The James Joyce making his way back to the National Library today is a Galway county councillor whose canvassing card is among the 1,500 memorabilia from the last local and European Parliament elections.
These records of the 1999 elections will be presented to the National Library by the General Council of County Councils (GCCC) at a reception this evening. They were prompted to collect the manifestos, canvassing cards and leaflets from the 1999 elections when they saw the vast amount of literature that was being produced.
GCCC director Liam Kenny said they realised something needed to be done to secure it for posterity so they wrote to all candidates asking them for copies of their canvassing literature.
"This is an extraordinary record of the political culture in Ireland at the end of the 20th century," he said.
One of the most creative canvassing cards in the collection belongs to Kildare county councillor Paul Kelly.
He adapted the toucan bird that immortalised the Guinness is Good for You slogan to his own creative ends.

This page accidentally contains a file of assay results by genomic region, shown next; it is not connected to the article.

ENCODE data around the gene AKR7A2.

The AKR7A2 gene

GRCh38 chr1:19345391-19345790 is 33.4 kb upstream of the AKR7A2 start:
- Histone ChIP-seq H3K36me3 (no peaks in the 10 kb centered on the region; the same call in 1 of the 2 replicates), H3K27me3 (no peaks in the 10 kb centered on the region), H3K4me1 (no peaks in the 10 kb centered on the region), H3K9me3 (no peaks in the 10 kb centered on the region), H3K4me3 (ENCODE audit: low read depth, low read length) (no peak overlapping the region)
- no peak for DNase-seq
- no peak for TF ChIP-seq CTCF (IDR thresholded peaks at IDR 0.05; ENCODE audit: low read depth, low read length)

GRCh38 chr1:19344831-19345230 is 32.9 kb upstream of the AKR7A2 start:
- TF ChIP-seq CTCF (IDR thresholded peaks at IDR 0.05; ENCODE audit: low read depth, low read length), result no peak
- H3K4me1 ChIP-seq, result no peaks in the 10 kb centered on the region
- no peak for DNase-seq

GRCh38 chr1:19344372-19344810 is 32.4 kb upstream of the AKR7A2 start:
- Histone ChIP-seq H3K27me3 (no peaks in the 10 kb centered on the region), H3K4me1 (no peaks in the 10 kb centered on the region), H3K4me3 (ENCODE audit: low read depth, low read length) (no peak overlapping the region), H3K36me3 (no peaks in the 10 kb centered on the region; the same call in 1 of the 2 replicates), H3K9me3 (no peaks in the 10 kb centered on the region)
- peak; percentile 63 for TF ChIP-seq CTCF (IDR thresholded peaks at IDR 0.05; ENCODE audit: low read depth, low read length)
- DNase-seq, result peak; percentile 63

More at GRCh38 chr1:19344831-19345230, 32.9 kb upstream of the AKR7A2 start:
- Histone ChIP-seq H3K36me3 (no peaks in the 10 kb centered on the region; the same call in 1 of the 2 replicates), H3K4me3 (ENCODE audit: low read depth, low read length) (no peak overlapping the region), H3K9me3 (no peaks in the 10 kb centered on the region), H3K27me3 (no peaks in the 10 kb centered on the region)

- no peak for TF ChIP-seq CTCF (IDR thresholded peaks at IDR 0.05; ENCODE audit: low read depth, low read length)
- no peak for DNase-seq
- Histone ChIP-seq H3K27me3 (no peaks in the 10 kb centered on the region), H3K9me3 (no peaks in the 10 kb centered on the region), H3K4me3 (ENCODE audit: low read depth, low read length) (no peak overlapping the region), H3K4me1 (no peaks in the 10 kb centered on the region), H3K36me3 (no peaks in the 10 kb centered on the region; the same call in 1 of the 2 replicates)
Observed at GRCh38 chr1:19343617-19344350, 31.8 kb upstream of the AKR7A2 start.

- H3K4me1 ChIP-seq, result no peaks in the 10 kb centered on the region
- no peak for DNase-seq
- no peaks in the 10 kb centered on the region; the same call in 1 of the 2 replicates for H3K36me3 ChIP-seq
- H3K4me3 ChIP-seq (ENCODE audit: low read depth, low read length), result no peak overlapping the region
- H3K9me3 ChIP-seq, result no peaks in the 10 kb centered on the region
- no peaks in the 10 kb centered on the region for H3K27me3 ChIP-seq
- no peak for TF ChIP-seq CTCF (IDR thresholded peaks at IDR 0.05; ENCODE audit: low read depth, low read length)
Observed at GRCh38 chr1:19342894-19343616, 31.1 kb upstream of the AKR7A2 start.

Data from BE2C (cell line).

The headline on Paul Kelly's canvassing card read: A Pint of Plain Talking is Your Only Man! accompanied by a picture of the toucan carrying the slogan: Kelly is Good for You.
Some of the other more interesting cards belong to TDs who have since made frequent appearances at tribunals Liam Lawlor and Michael Lowry.
Lawlor's canvassing card asked for the number one vote and promised he would be: A Voice for Your Area Putting Your Interests First.
Former Fine Gael Minister Michael Lowry's canvassing card also asked for the number one and said he was part of a team that delivers. Liam Lawlor failed in his bid to get elected to South Dublin County Council but Michael Lowry was re-elected to Tipperary South Riding County Council.
The collection was presented to the National Library to safeguard material that tends to have a very short shelf life. The National Library was delighted to get it.
Director Brendan O'Donoghue said it is a fascinating resource for students of Irish political culture and will add to the library's extensive collection of Irish political ephemera.